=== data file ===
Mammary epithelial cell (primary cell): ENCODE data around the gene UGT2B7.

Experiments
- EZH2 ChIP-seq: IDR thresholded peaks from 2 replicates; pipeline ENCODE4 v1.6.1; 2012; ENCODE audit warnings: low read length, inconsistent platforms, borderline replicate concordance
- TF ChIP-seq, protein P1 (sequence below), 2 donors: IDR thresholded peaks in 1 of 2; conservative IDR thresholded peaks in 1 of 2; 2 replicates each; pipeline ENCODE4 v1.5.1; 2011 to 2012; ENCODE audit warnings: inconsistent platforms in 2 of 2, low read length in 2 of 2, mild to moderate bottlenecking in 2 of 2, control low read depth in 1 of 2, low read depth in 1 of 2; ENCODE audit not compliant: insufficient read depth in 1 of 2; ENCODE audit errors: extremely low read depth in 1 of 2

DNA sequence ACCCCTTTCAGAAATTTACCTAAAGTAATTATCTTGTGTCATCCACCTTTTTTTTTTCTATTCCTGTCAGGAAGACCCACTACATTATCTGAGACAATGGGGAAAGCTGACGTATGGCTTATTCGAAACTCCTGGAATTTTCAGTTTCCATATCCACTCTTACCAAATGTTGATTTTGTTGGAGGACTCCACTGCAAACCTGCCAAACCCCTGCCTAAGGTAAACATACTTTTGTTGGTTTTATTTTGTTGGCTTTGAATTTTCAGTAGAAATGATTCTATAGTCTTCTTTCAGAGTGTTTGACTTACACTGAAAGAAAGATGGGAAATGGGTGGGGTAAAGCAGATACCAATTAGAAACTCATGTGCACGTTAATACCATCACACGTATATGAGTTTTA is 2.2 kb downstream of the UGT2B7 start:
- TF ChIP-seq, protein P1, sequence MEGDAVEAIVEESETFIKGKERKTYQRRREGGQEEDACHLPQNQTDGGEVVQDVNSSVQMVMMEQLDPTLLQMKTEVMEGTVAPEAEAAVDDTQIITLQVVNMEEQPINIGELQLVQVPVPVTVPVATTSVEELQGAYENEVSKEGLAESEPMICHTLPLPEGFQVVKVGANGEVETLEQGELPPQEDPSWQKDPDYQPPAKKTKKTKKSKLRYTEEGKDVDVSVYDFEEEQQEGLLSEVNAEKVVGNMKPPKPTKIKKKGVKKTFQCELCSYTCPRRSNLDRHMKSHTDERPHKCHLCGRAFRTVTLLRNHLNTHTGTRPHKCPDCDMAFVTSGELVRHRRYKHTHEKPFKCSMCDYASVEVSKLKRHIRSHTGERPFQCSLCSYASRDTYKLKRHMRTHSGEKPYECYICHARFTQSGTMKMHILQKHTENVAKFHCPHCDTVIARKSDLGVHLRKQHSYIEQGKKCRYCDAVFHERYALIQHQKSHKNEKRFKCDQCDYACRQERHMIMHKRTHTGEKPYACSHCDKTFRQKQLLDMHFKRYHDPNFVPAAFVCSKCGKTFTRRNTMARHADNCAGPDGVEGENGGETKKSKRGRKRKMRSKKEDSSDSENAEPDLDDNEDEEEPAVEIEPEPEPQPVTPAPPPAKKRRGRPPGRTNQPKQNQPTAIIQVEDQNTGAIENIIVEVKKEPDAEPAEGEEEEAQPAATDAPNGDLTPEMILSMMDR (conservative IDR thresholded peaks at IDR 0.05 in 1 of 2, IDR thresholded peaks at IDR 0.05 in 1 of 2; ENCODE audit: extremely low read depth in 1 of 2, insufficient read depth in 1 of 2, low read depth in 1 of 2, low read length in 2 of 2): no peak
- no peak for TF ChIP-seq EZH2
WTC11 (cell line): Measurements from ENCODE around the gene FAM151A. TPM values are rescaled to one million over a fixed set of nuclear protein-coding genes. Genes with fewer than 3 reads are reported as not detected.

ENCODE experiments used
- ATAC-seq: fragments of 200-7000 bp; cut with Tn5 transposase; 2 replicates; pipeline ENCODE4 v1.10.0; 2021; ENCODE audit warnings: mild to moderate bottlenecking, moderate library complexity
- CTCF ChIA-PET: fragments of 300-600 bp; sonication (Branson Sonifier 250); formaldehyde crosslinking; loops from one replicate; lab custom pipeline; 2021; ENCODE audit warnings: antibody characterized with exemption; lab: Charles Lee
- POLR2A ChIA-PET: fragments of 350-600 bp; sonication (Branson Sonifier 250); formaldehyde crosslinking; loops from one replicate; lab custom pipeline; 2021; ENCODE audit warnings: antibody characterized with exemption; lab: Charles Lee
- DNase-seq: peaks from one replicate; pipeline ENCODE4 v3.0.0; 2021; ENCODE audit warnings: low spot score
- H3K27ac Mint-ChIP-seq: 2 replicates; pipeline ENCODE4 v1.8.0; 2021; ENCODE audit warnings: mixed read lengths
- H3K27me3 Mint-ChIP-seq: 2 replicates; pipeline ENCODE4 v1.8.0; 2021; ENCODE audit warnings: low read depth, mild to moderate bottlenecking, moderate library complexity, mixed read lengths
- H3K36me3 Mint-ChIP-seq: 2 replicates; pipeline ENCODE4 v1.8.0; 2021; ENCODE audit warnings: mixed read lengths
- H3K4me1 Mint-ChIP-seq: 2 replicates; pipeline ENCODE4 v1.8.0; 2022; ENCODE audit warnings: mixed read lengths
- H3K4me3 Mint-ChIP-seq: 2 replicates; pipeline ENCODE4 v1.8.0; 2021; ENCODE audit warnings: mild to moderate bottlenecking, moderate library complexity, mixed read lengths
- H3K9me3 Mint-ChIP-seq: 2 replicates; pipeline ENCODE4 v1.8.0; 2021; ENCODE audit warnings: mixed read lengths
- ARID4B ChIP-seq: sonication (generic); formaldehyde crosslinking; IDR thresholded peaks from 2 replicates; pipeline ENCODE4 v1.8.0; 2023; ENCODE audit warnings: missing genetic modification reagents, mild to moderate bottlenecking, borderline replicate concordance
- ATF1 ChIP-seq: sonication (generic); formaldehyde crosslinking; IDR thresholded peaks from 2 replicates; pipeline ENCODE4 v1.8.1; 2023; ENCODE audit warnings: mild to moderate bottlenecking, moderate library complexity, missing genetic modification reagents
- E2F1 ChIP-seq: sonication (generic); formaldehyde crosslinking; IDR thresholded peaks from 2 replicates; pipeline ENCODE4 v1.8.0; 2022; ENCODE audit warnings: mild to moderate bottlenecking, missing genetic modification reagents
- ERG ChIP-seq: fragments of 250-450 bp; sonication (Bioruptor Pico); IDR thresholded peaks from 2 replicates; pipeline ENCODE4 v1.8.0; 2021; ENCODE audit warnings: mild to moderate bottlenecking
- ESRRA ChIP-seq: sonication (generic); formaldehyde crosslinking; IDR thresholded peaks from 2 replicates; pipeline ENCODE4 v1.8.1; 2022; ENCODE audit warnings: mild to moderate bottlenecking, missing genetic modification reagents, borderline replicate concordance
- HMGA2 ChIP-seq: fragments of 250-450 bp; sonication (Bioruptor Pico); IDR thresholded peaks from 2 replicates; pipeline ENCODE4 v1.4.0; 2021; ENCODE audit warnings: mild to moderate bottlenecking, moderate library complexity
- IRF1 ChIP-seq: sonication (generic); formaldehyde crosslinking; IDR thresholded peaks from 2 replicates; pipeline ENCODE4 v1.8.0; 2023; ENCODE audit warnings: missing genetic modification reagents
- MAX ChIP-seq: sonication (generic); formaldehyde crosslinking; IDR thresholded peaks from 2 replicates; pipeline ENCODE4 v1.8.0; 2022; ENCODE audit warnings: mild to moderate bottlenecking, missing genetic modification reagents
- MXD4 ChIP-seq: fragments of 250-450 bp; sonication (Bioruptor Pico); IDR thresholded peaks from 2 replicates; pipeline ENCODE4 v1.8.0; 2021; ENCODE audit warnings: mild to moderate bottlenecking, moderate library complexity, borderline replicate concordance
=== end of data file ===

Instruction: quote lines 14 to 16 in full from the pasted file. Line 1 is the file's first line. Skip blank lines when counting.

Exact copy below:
- H3K27ac Mint-ChIP-seq: 2 replicates; pipeline ENCODE4 v1.8.0; 2021; ENCODE audit warnings: mixed read lengths
- H3K27me3 Mint-ChIP-seq: 2 replicates; pipeline ENCODE4 v1.8.0; 2021; ENCODE audit warnings: low read depth, mild to moderate bottlenecking, moderate library complexity, mixed read lengths
- H3K36me3 Mint-ChIP-seq: 2 replicates; pipeline ENCODE4 v1.8.0; 2021; ENCODE audit warnings: mixed read lengths